These changes mean that “serious” gaming is now possible on an inexpensive laptop. But how possible? What sacrifices do you make and how do low-end IGPs and GPUs stack up against each other?
Introduction, Design, User Interface
This summer is shaping up to be an amazing time to buy a gaming laptop. Intel has launched its Ivy Bridge processors, bringing faster performance to the entire range without increasing power consumption. Nvidia’s new Kepler based parts, although technically launched a couple months ago, are only now widely available.
We’ve already looked at many low-end solutions including Trinity, HD 4000 and the Kepler-based Nvidia GT 640M. We’ve also looked at one high-end gaming solution in the form of the ASUS G75V.
Today we're reviewing the Origin EON17-S, an obvious competitor to the G75V. It's packing an Nvidia GTX 675M. An Intel Core i7-3920XM joins the party as well. Clearly, this laptop is meant to provide maximum performance - as the other specifications make clear.
Though it has gobs of high-performance hardware our review unit did not arrive with an internal optical drive (it did come with an external Blu-Ray). The drive had been removed and a 1TB hard drive installed in its place. This is a clever bit of packaging that makes a lot of sense and isn’t offered by Alienware, Maingear or ASUS. While I know some gamers do still use optical drives, I personally can’t remember the last time one was required for install.
Our review unit tallies up at about $3500 bucks, which is expensive but not outrageous. Spending much more is difficult and requires that you either pony up for every frivolous option available or buy Nvidia Quadro graphics cards instead of the consumer-market GTX. Or you can put the price in reverse by downgrading to a Core i7-3610QM, which saves you over $1000.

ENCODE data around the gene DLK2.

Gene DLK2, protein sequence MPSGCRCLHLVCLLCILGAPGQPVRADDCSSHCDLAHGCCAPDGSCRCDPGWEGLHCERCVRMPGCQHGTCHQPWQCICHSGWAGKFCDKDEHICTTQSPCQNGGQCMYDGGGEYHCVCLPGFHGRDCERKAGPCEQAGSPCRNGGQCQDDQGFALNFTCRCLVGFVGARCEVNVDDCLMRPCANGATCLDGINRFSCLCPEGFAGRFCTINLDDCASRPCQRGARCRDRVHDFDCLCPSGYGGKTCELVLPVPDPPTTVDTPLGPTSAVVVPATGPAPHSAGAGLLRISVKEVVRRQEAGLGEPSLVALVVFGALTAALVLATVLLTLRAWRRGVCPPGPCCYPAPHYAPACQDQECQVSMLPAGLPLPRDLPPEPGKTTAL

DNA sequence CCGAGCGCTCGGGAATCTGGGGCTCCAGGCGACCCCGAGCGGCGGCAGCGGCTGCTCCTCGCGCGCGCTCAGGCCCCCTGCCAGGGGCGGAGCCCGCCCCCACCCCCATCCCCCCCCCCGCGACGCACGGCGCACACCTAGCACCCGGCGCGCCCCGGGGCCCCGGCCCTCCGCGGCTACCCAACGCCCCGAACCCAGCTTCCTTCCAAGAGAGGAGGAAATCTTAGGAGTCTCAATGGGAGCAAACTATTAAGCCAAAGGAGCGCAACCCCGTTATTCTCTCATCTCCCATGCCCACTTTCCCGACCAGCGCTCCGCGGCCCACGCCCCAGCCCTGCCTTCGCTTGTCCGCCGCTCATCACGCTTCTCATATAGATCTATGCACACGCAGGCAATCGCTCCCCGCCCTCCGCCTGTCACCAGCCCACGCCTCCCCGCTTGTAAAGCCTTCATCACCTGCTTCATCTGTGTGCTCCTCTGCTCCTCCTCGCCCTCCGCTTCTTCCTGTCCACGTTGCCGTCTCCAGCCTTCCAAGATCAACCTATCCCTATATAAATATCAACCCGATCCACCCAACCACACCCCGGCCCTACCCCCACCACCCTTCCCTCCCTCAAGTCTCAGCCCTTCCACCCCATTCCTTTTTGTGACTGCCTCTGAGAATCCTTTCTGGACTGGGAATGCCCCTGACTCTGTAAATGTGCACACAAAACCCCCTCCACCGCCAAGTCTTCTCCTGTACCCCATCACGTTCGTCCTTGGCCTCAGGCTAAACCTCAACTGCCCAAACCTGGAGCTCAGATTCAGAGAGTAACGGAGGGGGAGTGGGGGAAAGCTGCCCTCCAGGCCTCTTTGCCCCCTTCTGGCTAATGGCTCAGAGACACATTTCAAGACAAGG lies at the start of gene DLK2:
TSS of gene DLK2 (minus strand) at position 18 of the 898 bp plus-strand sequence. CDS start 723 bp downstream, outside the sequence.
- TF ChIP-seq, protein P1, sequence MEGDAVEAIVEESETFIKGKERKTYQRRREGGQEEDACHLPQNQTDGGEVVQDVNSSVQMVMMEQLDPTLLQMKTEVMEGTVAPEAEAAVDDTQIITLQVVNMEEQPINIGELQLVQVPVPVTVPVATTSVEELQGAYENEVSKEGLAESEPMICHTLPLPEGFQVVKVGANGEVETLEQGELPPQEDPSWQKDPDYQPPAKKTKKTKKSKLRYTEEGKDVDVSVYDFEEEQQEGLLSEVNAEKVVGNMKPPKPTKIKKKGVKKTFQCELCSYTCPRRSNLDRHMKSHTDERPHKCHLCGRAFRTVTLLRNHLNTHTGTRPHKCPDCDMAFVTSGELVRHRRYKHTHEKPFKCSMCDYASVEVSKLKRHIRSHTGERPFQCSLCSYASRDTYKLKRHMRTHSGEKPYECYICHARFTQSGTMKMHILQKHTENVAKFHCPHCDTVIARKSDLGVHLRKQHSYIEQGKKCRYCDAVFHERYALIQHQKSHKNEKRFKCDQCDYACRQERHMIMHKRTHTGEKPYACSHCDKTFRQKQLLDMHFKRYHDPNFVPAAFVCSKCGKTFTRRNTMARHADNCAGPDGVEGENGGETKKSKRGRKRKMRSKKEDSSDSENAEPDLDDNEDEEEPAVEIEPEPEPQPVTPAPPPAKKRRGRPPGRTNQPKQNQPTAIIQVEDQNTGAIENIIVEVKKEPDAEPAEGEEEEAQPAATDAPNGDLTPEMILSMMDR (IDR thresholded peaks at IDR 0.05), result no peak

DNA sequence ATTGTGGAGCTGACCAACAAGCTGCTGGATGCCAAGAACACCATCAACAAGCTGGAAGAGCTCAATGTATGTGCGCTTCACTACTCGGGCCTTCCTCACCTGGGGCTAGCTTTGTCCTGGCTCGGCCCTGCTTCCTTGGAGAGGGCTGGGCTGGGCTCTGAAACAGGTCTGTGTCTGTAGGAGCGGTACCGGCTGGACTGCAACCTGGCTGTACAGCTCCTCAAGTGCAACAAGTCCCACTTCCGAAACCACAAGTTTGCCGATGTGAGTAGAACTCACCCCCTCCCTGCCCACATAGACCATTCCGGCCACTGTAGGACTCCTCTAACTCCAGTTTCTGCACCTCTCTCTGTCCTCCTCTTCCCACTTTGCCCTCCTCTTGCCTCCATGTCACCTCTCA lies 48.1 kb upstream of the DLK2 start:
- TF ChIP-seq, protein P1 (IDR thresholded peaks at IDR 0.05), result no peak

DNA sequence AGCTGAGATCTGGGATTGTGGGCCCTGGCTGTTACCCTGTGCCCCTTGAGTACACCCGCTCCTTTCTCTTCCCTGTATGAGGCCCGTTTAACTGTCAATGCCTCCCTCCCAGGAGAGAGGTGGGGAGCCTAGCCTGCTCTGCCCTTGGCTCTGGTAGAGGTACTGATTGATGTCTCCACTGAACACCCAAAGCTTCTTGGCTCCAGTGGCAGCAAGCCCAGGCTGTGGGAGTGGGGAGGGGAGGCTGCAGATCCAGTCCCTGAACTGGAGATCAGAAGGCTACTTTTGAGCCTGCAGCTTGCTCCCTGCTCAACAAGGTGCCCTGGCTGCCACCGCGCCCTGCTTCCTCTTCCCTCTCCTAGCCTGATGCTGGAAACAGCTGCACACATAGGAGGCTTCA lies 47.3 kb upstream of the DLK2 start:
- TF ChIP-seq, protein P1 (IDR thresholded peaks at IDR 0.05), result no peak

Subject: Mobile | June 7, 2012 - 11:22 PM | Tim Verry
Tagged: x460dx, video, ultraportable, tablet, slider s20, notebook, msi, laptop, computex
MSI has been extremely busy at this year’s Computex trade show by releasing tons of new hardware. The company today officially announced two new Ultra series laptops that are less than 1” thick and made to be ultraportable and stylish.
The MSI X460DX is a 14” thin and light notebook with metal alloy chassis, Intel Ivy Bridge Core i5 processor, NVIDIA GT630M graphics card, HDMI, Bluettoth, and USB 3.0 technology. It also supports the company’s Turbo Battery+ technology and a hotkey to turn off idle hardware. The computer sports a stylized trackpad, chiclet keyboard, and metal accents.
The MSI X460DX weighs in at 2kg and is less than an inch thick. No word yet on pricing or availability.
The other MSI Ultra series notebook is the Slider 20. The 11.6” device is constructed of plastic with brushed metal textures, weighs in at 1.3kg and is stated to be “less than 2 centimeters thin.” The interesting bit about the MSI Slider S20 is the touchscreen, however. The 11.6” screen (which has a resolution of 1366x768) can lay flat over the keyboard in slate mode or slide back and tilt upwards. In laptop mode, the chiclet keyboard is exposed. The computer will run Microsoft’s upcoming Windows 8 operating system. Powering the ultrabook is an Intel Chief River based Core i3 CULV processor, Intel IGP for graphics, and accelerometer. On the outside it features an Ethernet port, two USB 3.0 ports, HDMI port, audio output, and webcam.